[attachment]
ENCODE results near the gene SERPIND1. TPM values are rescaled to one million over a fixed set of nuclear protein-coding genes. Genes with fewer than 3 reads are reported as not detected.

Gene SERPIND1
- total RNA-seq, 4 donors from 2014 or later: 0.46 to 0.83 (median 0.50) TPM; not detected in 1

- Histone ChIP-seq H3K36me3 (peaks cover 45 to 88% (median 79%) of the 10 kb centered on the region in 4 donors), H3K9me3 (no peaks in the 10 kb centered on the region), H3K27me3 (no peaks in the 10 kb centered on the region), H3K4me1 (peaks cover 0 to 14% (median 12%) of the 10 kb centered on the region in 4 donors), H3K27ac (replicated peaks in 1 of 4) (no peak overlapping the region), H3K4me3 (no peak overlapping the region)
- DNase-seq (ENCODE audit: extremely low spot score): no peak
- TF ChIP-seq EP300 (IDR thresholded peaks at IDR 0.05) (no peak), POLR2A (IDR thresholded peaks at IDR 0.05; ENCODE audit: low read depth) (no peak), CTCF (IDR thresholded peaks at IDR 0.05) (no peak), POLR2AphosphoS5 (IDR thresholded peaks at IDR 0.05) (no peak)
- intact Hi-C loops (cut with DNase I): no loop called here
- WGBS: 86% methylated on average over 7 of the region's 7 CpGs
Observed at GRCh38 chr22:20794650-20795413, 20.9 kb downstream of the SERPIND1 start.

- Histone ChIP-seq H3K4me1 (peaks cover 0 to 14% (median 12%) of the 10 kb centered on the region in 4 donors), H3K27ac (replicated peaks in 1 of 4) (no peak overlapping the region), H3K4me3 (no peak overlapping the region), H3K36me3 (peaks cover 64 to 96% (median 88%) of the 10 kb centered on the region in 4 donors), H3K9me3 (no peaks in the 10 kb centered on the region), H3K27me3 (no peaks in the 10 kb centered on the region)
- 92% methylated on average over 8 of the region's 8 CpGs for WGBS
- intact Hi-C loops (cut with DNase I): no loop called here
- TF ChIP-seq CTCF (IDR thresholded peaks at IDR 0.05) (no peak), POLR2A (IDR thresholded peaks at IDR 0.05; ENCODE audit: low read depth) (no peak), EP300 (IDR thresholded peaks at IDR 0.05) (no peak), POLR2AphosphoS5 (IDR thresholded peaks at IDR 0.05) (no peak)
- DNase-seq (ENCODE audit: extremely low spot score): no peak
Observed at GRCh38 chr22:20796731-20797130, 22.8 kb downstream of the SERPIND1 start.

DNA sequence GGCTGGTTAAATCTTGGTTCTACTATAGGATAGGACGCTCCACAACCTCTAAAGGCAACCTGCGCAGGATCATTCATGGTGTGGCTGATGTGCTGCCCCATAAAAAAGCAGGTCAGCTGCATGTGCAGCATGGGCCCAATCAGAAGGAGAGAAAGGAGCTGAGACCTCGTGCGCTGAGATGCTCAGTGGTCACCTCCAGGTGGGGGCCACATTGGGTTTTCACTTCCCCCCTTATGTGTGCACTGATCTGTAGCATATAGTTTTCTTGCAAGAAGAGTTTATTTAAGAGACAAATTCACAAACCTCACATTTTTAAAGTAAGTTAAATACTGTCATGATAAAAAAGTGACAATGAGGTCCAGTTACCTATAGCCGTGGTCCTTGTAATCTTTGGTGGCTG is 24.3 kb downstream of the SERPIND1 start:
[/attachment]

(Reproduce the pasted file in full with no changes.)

ENCODE results near the gene SERPIND1. TPM values are rescaled to one million over a fixed set of nuclear protein-coding genes. Genes with fewer than 3 reads are reported as not detected.

Gene SERPIND1
- total RNA-seq, 4 donors from 2014 or later: 0.46 to 0.83 (median 0.50) TPM; not detected in 1

- Histone ChIP-seq H3K36me3 (peaks cover 45 to 88% (median 79%) of the 10 kb centered on the region in 4 donors), H3K9me3 (no peaks in the 10 kb centered on the region), H3K27me3 (no peaks in the 10 kb centered on the region), H3K4me1 (peaks cover 0 to 14% (median 12%) of the 10 kb centered on the region in 4 donors), H3K27ac (replicated peaks in 1 of 4) (no peak overlapping the region), H3K4me3 (no peak overlapping the region)
- DNase-seq (ENCODE audit: extremely low spot score): no peak
- TF ChIP-seq EP300 (IDR thresholded peaks at IDR 0.05) (no peak), POLR2A (IDR thresholded peaks at IDR 0.05; ENCODE audit: low read depth) (no peak), CTCF (IDR thresholded peaks at IDR 0.05) (no peak), POLR2AphosphoS5 (IDR thresholded peaks at IDR 0.05) (no peak)
- intact Hi-C loops (cut with DNase I): no loop called here
- WGBS: 86% methylated on average over 7 of the region's 7 CpGs
Observed at GRCh38 chr22:20794650-20795413, 20.9 kb downstream of the SERPIND1 start.

- Histone ChIP-seq H3K4me1 (peaks cover 0 to 14% (median 12%) of the 10 kb centered on the region in 4 donors), H3K27ac (replicated peaks in 1 of 4) (no peak overlapping the region), H3K4me3 (no peak overlapping the region), H3K36me3 (peaks cover 64 to 96% (median 88%) of the 10 kb centered on the region in 4 donors), H3K9me3 (no peaks in the 10 kb centered on the region), H3K27me3 (no peaks in the 10 kb centered on the region)
- 92% methylated on average over 8 of the region's 8 CpGs for WGBS
- intact Hi-C loops (cut with DNase I): no loop called here
- TF ChIP-seq CTCF (IDR thresholded peaks at IDR 0.05) (no peak), POLR2A (IDR thresholded peaks at IDR 0.05; ENCODE audit: low read depth) (no peak), EP300 (IDR thresholded peaks at IDR 0.05) (no peak), POLR2AphosphoS5 (IDR thresholded peaks at IDR 0.05) (no peak)
- DNase-seq (ENCODE audit: extremely low spot score): no peak
Observed at GRCh38 chr22:20796731-20797130, 22.8 kb downstream of the SERPIND1 start.

DNA sequence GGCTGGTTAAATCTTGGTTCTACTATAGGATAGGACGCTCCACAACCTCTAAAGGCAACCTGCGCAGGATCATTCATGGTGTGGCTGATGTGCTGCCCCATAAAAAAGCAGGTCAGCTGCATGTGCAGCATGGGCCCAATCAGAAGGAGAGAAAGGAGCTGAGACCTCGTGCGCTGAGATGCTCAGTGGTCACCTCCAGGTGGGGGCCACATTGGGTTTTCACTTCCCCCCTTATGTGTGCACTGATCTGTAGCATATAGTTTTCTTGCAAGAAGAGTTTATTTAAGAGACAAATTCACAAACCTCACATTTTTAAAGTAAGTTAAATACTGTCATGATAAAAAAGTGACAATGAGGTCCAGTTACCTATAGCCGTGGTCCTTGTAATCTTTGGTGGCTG is 24.3 kb downstream of the SERPIND1 start: